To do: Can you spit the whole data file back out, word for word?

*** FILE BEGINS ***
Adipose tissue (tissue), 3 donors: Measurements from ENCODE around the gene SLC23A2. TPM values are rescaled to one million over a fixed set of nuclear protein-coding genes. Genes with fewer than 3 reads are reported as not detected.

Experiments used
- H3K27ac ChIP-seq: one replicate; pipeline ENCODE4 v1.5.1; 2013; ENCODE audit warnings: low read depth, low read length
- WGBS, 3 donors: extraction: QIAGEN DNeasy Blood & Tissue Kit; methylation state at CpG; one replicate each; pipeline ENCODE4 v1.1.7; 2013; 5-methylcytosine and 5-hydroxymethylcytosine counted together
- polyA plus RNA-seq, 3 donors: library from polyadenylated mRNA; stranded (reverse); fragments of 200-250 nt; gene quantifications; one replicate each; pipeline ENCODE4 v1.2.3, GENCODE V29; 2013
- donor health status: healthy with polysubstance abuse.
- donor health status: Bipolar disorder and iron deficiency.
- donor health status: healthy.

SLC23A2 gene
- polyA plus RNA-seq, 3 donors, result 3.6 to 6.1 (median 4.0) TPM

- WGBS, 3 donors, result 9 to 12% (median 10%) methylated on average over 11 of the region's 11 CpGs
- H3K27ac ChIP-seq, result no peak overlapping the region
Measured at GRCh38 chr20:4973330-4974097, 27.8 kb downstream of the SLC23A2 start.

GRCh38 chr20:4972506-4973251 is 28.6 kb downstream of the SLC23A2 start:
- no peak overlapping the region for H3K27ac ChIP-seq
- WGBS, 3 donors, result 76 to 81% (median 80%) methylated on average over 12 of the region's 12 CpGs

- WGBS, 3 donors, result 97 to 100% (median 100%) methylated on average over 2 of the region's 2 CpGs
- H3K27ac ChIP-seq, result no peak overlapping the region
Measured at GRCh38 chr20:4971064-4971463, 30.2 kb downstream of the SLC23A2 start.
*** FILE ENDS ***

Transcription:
Adipose tissue (tissue), 3 donors: Measurements from ENCODE around the gene SLC23A2. TPM values are rescaled to one million over a fixed set of nuclear protein-coding genes. Genes with fewer than 3 reads are reported as not detected.

Experiments used
- H3K27ac ChIP-seq: one replicate; pipeline ENCODE4 v1.5.1; 2013; ENCODE audit warnings: low read depth, low read length
- WGBS, 3 donors: extraction: QIAGEN DNeasy Blood & Tissue Kit; methylation state at CpG; one replicate each; pipeline ENCODE4 v1.1.7; 2013; 5-methylcytosine and 5-hydroxymethylcytosine counted together
- polyA plus RNA-seq, 3 donors: library from polyadenylated mRNA; stranded (reverse); fragments of 200-250 nt; gene quantifications; one replicate each; pipeline ENCODE4 v1.2.3, GENCODE V29; 2013
- donor health status: healthy with polysubstance abuse.
- donor health status: Bipolar disorder and iron deficiency.
- donor health status: healthy.

SLC23A2 gene
- polyA plus RNA-seq, 3 donors, result 3.6 to 6.1 (median 4.0) TPM

- WGBS, 3 donors, result 9 to 12% (median 10%) methylated on average over 11 of the region's 11 CpGs
- H3K27ac ChIP-seq, result no peak overlapping the region
Measured at GRCh38 chr20:4973330-4974097, 27.8 kb downstream of the SLC23A2 start.

GRCh38 chr20:4972506-4973251 is 28.6 kb downstream of the SLC23A2 start:
- no peak overlapping the region for H3K27ac ChIP-seq
- WGBS, 3 donors, result 76 to 81% (median 80%) methylated on average over 12 of the region's 12 CpGs

- WGBS, 3 donors, result 97 to 100% (median 100%) methylated on average over 2 of the region's 2 CpGs
- H3K27ac ChIP-seq, result no peak overlapping the region
Measured at GRCh38 chr20:4971064-4971463, 30.2 kb downstream of the SLC23A2 start.